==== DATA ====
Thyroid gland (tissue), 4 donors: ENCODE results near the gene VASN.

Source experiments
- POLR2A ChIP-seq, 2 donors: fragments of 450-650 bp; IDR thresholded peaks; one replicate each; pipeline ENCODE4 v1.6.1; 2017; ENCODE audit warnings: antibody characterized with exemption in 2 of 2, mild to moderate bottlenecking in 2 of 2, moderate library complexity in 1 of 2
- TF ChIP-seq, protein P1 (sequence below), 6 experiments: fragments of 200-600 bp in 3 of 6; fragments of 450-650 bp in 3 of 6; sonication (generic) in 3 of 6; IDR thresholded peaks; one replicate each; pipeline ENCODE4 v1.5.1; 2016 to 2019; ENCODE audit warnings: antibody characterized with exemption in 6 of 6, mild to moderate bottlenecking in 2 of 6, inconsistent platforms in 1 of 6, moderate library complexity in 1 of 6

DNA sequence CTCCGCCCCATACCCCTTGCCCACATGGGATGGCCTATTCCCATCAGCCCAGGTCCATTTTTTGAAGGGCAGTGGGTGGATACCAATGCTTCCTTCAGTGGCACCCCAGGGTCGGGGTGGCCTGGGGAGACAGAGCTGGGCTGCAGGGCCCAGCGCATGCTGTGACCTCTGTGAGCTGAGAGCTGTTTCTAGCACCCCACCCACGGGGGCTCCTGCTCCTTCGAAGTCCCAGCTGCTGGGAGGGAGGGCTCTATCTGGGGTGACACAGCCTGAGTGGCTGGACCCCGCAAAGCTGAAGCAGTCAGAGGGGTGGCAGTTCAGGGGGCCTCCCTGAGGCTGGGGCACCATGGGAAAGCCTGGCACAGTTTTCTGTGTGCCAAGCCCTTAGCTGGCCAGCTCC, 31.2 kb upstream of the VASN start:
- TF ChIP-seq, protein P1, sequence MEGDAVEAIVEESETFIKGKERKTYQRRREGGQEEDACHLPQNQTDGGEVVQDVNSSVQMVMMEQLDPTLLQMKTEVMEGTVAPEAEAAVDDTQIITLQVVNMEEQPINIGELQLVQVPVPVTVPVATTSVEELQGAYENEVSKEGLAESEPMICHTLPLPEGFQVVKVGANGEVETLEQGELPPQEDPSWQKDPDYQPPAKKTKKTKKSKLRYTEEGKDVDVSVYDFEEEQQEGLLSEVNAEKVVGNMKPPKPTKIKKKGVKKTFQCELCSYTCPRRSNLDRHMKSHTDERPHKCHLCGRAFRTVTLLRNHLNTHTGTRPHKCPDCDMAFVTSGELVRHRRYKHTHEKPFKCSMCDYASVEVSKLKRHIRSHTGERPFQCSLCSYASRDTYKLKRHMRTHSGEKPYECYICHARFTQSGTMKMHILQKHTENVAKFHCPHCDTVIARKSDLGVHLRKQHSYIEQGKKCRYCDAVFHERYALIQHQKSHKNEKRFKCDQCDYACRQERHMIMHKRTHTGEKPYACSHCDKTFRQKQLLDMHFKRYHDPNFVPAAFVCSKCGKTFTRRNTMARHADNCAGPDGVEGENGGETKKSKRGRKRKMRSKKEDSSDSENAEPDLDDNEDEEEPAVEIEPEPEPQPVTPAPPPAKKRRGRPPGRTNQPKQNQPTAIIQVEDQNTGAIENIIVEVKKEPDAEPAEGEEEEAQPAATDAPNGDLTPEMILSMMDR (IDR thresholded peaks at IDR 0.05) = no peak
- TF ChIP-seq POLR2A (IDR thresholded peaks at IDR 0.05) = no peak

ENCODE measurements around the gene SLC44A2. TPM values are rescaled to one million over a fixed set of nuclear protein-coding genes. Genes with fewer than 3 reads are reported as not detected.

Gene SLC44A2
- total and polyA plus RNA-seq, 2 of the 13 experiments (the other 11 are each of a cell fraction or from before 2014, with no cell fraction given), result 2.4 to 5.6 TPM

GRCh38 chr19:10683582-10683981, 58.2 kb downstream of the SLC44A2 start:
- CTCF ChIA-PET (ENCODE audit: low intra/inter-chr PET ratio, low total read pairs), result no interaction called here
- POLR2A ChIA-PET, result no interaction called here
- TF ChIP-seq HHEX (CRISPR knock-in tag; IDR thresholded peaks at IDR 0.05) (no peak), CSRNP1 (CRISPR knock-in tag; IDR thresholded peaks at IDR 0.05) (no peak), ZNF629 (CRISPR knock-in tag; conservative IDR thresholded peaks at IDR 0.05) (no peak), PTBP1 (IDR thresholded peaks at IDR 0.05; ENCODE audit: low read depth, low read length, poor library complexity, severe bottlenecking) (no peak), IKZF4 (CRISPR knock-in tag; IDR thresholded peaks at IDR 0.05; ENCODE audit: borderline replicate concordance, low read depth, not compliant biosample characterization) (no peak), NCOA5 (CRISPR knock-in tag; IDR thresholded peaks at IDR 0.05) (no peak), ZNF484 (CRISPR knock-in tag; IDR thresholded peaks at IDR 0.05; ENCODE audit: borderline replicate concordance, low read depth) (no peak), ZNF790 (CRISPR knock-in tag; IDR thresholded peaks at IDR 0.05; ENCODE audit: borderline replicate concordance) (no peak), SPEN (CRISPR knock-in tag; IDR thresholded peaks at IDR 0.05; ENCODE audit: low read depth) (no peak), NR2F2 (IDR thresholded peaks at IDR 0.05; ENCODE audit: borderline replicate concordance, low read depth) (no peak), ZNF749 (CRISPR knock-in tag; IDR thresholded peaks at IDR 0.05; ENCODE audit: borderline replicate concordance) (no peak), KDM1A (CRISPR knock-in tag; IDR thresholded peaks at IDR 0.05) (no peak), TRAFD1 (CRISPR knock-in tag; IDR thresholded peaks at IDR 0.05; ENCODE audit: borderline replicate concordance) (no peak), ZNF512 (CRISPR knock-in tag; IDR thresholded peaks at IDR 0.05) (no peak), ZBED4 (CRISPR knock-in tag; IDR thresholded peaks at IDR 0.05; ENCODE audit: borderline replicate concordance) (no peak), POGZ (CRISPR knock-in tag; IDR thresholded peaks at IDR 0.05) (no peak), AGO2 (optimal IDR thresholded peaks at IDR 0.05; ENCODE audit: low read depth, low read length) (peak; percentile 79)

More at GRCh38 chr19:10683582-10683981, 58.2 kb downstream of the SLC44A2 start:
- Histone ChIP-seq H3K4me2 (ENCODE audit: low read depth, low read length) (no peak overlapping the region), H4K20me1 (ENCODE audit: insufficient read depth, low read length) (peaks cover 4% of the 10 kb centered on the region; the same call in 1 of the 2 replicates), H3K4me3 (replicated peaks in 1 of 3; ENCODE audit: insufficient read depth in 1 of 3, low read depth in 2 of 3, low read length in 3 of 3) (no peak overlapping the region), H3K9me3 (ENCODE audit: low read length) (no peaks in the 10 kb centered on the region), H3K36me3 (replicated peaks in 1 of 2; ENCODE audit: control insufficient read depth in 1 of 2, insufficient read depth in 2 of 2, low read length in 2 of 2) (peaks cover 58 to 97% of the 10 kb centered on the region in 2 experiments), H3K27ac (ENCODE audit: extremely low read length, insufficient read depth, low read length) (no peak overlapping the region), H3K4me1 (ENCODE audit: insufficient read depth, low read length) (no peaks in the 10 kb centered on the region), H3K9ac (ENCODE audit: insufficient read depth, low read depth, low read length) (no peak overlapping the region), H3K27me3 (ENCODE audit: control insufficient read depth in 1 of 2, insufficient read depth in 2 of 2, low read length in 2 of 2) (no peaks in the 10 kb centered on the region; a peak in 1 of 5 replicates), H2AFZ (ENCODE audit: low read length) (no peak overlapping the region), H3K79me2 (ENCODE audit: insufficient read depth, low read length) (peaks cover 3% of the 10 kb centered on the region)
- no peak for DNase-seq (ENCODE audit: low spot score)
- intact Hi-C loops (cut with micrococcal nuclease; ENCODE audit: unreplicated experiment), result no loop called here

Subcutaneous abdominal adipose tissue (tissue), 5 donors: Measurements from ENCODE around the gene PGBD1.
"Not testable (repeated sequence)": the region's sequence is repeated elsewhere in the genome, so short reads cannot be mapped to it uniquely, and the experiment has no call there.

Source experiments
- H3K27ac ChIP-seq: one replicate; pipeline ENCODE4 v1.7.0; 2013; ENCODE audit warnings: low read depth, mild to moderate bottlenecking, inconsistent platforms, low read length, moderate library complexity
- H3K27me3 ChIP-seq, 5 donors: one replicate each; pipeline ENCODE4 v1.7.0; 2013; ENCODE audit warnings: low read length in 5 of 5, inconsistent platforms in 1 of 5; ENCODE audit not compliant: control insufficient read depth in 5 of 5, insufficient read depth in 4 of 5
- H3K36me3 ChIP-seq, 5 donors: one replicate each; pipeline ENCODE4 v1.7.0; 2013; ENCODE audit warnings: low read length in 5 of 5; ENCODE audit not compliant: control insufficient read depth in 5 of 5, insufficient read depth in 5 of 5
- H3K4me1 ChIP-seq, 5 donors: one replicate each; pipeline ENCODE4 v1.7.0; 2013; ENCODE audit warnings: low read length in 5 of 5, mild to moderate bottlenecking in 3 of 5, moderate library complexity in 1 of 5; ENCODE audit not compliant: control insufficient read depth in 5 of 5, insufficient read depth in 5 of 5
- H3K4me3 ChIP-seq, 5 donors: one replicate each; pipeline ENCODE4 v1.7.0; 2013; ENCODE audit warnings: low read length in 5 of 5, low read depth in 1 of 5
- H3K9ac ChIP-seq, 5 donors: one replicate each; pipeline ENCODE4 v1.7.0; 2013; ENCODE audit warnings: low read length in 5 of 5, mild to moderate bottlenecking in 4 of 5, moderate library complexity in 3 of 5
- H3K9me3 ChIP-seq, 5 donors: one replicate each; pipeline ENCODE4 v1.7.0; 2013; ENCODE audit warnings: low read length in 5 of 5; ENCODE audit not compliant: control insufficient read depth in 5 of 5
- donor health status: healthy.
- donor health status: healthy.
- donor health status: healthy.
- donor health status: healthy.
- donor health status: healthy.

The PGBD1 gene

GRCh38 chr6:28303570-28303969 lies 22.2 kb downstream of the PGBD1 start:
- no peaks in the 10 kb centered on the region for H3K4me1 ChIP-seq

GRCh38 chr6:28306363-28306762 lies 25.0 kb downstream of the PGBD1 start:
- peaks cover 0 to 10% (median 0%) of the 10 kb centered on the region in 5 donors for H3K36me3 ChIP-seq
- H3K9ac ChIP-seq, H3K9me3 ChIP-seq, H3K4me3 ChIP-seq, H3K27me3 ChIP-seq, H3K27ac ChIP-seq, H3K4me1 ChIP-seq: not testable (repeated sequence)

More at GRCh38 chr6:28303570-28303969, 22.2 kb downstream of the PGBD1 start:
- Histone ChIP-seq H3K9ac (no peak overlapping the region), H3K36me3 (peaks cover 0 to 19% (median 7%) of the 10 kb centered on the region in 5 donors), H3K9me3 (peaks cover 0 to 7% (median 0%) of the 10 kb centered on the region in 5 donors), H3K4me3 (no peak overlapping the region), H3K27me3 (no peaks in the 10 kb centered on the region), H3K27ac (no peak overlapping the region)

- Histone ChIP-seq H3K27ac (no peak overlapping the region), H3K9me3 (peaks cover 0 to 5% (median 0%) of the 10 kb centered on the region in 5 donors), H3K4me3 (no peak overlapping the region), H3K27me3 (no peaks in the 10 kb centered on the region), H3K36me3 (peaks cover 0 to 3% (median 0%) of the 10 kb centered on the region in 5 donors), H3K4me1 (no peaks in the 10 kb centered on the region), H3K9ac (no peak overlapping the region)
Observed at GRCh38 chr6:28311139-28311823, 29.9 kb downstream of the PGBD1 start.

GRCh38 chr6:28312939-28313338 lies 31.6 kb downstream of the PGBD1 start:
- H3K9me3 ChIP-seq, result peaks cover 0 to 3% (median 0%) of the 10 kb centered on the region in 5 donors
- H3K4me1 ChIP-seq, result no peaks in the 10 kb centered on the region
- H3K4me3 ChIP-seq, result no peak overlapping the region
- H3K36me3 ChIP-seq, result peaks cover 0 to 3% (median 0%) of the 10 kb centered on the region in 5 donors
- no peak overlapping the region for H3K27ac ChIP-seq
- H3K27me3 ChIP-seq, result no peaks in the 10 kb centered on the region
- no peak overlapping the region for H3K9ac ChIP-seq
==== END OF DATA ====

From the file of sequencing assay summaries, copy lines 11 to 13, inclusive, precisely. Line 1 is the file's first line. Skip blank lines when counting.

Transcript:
GRCh38 chr19:10683582-10683981, 58.2 kb downstream of the SLC44A2 start:
- CTCF ChIA-PET (ENCODE audit: low intra/inter-chr PET ratio, low total read pairs), result no interaction called here
- POLR2A ChIA-PET, result no interaction called here